Originally Posted by MrFarFromRight
I also believe that Italians understand Spanish and vice versa a lot easier than either understand French, so either of the first 2 languages would help you in 2 out of 3 of the countries.
A lot of Italians are fluent in French, actually, as I have found when traveling to Italy. (I'm French). Spanish is pretty much half Latin-based, half Arabic-based and therefore a bit "more different".
I definitely agree with the idea of picking a language you'll use. You're much more likely to be able to learn it and then to remember it.
If you pick a language people around you don't speak, I strongly suggest surrounding yourself with it. For instance, to pick French as an example (because I know where to find things in French as a French person in North America), there are numerous radio channels you can find on the Internet. You can find some TV online as well, and I'd suggest checking for DVDs in the library or rental place, and looking for French-language mp3s. I suspect most of these would work for other languages as well.
In my experience (in learning English) what works best is:
A) surround yourself with the language "passively" (listen to a lot of music in that language, watch movies with subtitles in your first language). Study at the same time, and you'll start picking up more and more words and expressions you recognise.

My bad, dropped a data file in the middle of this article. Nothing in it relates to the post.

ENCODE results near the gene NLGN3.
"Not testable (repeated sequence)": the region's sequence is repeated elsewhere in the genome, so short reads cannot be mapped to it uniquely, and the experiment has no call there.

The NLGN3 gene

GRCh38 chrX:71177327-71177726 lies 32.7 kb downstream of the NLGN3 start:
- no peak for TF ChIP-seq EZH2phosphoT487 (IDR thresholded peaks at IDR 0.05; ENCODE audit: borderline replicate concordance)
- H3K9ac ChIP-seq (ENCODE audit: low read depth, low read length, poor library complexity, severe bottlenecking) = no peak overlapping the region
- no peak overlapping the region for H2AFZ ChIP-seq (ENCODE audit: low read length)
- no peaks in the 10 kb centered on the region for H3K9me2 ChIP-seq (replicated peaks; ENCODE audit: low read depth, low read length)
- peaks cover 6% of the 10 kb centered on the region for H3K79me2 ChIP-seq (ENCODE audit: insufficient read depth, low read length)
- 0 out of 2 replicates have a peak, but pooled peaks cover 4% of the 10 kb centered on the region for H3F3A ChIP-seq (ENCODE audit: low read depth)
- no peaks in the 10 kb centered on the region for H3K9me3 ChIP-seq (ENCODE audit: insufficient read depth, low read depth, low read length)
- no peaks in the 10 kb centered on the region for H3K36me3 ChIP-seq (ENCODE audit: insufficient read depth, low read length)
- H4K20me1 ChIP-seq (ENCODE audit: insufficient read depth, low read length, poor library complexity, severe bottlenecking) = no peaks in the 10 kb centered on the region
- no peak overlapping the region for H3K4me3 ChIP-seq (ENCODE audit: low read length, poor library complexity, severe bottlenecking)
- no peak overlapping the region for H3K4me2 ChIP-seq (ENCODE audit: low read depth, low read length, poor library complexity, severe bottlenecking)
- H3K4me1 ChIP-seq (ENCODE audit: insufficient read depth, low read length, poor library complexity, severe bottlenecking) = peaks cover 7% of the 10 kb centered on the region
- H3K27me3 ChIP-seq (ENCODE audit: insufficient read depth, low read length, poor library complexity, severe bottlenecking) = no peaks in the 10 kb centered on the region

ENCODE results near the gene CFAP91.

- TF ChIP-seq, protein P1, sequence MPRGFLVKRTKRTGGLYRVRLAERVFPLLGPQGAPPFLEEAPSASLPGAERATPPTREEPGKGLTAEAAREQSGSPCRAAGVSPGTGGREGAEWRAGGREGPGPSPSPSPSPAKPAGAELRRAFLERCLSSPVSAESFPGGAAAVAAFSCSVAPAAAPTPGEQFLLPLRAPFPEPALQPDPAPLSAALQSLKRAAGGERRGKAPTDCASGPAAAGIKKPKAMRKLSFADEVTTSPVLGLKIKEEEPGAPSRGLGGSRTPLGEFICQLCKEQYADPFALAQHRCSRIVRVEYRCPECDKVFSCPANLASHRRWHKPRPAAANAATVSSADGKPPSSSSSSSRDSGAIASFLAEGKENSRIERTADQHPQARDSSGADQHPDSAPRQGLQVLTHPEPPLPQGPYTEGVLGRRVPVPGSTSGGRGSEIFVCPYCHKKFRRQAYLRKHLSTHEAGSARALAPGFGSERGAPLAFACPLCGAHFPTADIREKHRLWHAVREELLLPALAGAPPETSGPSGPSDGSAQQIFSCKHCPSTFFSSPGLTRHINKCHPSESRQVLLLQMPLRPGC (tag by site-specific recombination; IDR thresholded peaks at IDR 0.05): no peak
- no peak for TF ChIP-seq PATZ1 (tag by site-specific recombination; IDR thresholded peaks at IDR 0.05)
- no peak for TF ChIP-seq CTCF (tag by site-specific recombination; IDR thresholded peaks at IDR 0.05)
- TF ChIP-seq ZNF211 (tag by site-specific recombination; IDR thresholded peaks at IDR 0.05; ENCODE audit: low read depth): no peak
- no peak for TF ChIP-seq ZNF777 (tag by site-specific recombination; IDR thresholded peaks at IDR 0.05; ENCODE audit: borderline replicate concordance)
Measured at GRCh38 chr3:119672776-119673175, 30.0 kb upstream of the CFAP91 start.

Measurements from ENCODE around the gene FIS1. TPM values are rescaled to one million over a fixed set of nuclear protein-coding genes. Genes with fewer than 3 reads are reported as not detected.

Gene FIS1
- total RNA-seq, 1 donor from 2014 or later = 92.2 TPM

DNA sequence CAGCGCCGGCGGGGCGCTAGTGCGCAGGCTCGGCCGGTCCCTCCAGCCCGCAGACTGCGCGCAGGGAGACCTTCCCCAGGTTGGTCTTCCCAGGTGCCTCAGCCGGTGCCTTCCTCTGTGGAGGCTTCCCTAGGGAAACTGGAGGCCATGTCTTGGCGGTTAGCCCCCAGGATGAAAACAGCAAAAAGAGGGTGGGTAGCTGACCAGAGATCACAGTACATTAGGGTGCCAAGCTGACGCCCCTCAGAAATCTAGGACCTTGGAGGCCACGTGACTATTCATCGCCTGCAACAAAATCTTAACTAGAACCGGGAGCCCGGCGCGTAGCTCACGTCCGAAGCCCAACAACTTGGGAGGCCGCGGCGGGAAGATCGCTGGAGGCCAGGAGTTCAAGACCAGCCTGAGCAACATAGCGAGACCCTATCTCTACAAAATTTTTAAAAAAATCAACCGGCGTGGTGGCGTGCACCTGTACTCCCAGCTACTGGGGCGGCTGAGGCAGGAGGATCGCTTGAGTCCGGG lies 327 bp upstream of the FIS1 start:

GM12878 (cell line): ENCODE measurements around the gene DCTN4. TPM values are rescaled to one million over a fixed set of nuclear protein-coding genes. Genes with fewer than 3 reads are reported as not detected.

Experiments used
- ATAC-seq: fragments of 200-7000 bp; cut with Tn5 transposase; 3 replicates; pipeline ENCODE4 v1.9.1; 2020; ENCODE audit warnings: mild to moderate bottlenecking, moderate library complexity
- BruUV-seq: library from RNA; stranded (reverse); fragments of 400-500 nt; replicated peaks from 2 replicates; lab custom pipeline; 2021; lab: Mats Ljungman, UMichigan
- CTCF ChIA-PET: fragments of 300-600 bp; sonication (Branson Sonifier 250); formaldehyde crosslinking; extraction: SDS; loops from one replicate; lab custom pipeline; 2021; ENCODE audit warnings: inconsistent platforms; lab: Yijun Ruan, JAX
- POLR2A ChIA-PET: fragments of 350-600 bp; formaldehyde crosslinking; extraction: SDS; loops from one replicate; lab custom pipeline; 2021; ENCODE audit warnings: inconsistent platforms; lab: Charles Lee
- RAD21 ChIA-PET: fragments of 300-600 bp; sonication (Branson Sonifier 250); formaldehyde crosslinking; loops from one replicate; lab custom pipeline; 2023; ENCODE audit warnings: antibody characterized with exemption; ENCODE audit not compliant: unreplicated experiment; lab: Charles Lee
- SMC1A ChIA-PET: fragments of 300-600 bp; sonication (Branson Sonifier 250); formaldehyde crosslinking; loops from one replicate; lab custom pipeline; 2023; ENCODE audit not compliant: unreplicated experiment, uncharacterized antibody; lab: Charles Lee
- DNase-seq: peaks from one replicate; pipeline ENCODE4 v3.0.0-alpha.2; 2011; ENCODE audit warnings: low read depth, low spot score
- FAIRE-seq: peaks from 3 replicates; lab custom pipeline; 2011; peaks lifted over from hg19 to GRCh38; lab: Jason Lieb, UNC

B) when you learn the language more, switch to subtitles in the foreign language, and get the lyrics of songs you like and study them
C) finally, watch the movies without subtitles at all, and try understanding new songs without any lyric help. That's also the point when you should be able to follow radio shows, radio plays and "saga mp3" (which are the sound equivalent to webcomics, and pretty popular in France). You can start trying these earlier, but you're likely to be overwhelmed and get discouraged, so I strongly recommend leaving it to the side at first.
This takes a very long time, and even all of these probably won't be enough. I would also recommend getting skype or another "phone via the internet" program and finding people whose first language is the one you're studying, and contacting them. Just be honest, say you want to learn their language and would like to try talking to them.
All of these are ways you can try and make for not being around people who speak the language you want to learn. They require effort and still aren't as good as living inside of it. So I'd suggest picking a language that's common where you are if you're worried it would be too hard otherwise.
Or at least try to see if there is a community for that language someone around where you live. Immigrants from a specific region often gather around the same place, and you would get lots of books, musics and movies in their language, as well as local products (from where they're from) and the ability to talk with them.
And of course, even if you learn a language that's spoken around you, the advice above still doesn't hurt.